Fall into a new book
Balancing reverence for nature with respect for the limits of human knowledge, the books reviewed below offer a mix of scientific
optimism and caution. Tag along on a voyage to planets where alien life thrives, or join a wacky romp to the future where origami
robots take shape. Delve into a tale of a controversial predator reintroduction program or belly up to an evolution-inspired feast.
Why would a man risk his life for a stranger? How did primitive tissue transplants evolve into “off-the-shelf” organs? What might
a scientist learn from Buddhist philosophy or from steampunk fiction? These answers and more await you.
The Fear Factor
Reviewed by Katherine E. Himes
More than 20 years ago, the selfless act of a
complete stranger affected the course of Abigail Marsh’s life. Now a social psychologist, in
The Fear Factor, Marsh invites readers to join
her as she explores the biology underlying
extraordinary altruism. Translating technical papers into easily understood prose and
incorporating personal stories, she answers
the question of why a man risked his life to
save hers and reveals the complex connections among fear, altruism, and psychopathy.
To study extraordinary altruism, Marsh
voyages through psychology and neurosci-
ence experiments and travels deep inside
the brain, unmasking the integral role of
the amygdala, an almond-shaped collection
of neurons. She revisits classic studies, such
as Stanley Milgram’s controversial research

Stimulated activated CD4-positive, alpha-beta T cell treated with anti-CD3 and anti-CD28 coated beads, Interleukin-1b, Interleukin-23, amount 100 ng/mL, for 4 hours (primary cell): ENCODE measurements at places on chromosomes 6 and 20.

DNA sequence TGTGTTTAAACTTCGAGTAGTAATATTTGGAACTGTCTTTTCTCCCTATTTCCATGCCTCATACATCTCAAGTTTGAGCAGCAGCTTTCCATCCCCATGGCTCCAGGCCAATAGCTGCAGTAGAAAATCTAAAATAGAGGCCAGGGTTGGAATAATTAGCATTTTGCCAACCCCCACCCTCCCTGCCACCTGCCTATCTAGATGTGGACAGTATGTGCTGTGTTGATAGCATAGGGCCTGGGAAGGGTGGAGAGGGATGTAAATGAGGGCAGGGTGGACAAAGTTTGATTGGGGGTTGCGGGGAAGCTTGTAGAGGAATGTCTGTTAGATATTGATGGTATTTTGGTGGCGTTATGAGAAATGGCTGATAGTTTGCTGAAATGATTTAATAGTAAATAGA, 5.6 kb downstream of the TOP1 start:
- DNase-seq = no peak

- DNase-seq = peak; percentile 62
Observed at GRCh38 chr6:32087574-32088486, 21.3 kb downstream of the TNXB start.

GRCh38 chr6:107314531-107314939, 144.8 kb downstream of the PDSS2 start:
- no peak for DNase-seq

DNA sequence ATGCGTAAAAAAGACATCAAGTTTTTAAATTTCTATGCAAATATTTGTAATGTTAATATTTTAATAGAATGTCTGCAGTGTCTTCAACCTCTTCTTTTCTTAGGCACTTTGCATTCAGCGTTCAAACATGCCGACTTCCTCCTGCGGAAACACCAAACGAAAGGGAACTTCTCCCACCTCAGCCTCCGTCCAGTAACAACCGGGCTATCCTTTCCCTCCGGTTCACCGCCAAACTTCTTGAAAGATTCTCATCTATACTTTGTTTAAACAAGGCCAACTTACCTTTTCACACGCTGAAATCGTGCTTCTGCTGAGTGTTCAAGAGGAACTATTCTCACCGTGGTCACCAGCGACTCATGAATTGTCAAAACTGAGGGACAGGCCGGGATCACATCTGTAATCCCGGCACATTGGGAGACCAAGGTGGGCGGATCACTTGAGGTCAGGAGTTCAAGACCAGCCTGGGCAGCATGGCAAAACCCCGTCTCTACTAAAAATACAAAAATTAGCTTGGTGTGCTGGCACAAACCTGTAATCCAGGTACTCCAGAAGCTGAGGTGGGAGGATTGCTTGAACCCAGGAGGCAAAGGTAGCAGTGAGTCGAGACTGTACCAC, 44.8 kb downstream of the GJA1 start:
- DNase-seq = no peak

on obedience, and draws upon brain imag-
ing studies of kidney donors (a population
that serves as a proxy for extraordinary al-
truism) to build the book’s thesis. Repeat-
edly emphasized and well supported, Marsh
uncovers that a person’s sensitivity to oth-
ers’ fear serves as a strong marker for both
extraordinary altruism and psychopathy.
(Extraordinary altruists display high sensi-
tivity to others’ fear, with low sensitivity a
hallmark of psychopathy.) Amygdala activ-
ity and the brain chemical oxytocin form
the biological bases for these behaviors.
Chapter by chapter, Marsh moves from
heroic to “antiheroic” behavior, from the psy-
chopathic brain and brains of children with
psychopathic tendencies, then to “the other
side of the curve.” Here, she describes the
extraordinary altruists and the “milk of hu-
man kindness,” oxytocin. She closes with a
chapter addressing whether humans can be
better, both as individuals and as societies.
Many recent books that address fear focus
on overcoming anxiety, modifying behavior
to influence neural activation patterns, tech-
nical aspects of the amygdala, or detailed lab-